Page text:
IIt has been nearly two weeks since arguably the world’s most famous monarch, Queen Elizabeth II, died at her Scottish estate, Balmoral. Since then, the inks have not stopped flowing to celebrate her life and her reign, even as she rests permanently today.
Most of what has been written about her, and the institution she has led since then, has centered on two flanks. On the one hand, she is remembered by many for her grace, humor and longevity in service. On the other hand, however, some people have had more conflicting views on the relevance of the British monarchy and its colonial past. Who is who for us here in Nigeria?
Overall, the late Queen’s life and reign was celebrated here too, with tons of articles in the print media, more positive reviews of her reign on radio and television, and of course, memes of all kinds on various social networks. Yet it was a Nigerian, Dr Uju Anya, who fired one of the first critical salvos against the Queen and the monarchy in a tweet that has since been taken down. Just a day after the queen’s death, Anya tweeted: “I heard that the head monarch of a genocidal thief and rapist empire is finally dying. May his pain be excruciating.
It immediately caused a Twitter storm with hundreds of thousands of people around the world, including Amazon founder Jeff Bezos and controversial British TV host Piers Morgan joining in the condemnation of his tweet. Even in Nigeria here, Dr. Anya has been roundly condemned. But of course, thousands of others also praised his tweet and wrote in his defense. Anya’s point is rather personal. His grouse against the Queen was more about the support the British monarchy and government gave to the Nigerian side during our unfortunate civil war in the late 1960s, which Anya says led to the ‘genocide’ which killed members from his family.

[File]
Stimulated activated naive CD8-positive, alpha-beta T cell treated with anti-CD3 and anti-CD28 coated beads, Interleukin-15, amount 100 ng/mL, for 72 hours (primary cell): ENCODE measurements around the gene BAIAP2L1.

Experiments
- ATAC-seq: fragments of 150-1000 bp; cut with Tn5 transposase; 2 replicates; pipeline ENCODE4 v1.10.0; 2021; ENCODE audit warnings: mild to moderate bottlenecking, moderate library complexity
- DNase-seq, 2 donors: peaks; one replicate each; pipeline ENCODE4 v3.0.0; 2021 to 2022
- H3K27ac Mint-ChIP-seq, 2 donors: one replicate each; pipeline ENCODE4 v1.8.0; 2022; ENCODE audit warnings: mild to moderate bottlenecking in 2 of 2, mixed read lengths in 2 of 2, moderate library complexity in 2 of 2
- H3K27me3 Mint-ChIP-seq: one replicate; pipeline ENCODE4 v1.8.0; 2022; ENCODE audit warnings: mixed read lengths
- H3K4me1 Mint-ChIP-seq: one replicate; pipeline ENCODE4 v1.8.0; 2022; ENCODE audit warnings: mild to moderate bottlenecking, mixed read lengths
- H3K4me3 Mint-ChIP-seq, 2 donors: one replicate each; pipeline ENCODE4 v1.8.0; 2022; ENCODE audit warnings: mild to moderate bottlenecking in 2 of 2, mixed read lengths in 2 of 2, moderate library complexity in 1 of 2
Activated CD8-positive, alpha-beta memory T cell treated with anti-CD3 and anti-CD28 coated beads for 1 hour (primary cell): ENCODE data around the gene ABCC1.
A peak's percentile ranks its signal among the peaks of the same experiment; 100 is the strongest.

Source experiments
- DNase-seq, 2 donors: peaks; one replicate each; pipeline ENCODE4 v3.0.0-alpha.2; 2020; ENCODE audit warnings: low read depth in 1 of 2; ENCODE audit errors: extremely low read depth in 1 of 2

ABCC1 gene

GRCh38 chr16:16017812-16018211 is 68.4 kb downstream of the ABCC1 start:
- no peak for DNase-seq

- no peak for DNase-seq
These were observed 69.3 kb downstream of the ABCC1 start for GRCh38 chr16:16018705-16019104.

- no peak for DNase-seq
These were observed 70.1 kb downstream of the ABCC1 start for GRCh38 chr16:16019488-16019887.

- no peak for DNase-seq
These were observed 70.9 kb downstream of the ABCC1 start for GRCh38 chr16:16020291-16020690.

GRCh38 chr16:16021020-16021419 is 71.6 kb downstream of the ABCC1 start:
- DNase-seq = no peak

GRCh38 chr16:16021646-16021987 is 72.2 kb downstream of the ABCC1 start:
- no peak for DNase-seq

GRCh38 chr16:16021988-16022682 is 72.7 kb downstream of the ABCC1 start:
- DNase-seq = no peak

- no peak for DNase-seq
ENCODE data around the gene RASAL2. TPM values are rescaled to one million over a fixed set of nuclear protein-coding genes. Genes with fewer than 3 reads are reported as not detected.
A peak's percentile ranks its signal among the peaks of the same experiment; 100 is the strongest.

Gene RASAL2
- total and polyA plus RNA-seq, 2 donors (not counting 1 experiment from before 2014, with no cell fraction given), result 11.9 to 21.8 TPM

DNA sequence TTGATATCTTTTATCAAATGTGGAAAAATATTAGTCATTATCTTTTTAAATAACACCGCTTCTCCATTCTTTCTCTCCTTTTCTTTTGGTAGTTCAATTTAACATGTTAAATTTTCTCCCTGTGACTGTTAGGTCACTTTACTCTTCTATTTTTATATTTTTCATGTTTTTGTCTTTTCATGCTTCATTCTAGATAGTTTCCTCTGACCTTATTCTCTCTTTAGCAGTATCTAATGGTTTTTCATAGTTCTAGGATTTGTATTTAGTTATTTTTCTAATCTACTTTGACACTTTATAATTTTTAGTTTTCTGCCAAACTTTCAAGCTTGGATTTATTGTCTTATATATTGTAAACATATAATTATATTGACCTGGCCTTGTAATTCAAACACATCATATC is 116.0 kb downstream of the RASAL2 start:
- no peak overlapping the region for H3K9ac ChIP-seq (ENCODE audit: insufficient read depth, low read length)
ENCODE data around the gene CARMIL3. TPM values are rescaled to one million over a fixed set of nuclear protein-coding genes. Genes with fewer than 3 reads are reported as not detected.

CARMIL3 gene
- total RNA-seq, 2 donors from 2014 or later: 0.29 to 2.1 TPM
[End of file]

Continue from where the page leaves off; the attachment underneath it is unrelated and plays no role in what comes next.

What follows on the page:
But quite frankly, taking the side of one side in a post-independence civil war from a former colony is not exactly what most people in Africa, Asia and the Caribbean think or talk about when examining or criticize the legacy of Britain’s colonial past. The most important cause of the civil war in Nigeria was the coup in 1966. Anyone who cannot feel what happened in that brutal coup and could not see the connection between this one and the unfortunate war that followed, and indeed the sad history that has been Nigeria since then, should probably not wish others “excruciating pain” at the time of their death. It is time that this simple fact be accepted and rested, so that we can all move forward as a nation.
The broader questions of the violent form in which British colonial disengagement in southern Africa in particular – in places like Kenya, Zimbabwe and South Africa for example – as elsewhere in the world, and of the extraction of colonial cultural and material resources for the benefit of the empire are legitimate. A tweet in poor taste by an individual need not necessarily prevent us from acknowledging that, for all the so-called gains of Africa’s colonial experience, the pains were far greater.
But away from all these debates, there are at least three other lessons that I think recent events in the British monarchy can teach us here in Nigeria as a former colony. The first is the speed of the transition from Queen Elizabeth II to King Charles III. In almost the same breath as the announcement of her death, her successor was also named and proclaimed, so that the end of the Queen’s era and the beginning of the King’s era was only seconds away. As King Charles mourns the death of his mother, he has also played the roles of the reigning monarch: creating his son as Prince of Wales, his wife as Queen consort, and meeting parliament and heads of government in each of the the four nations of the United Kingdom.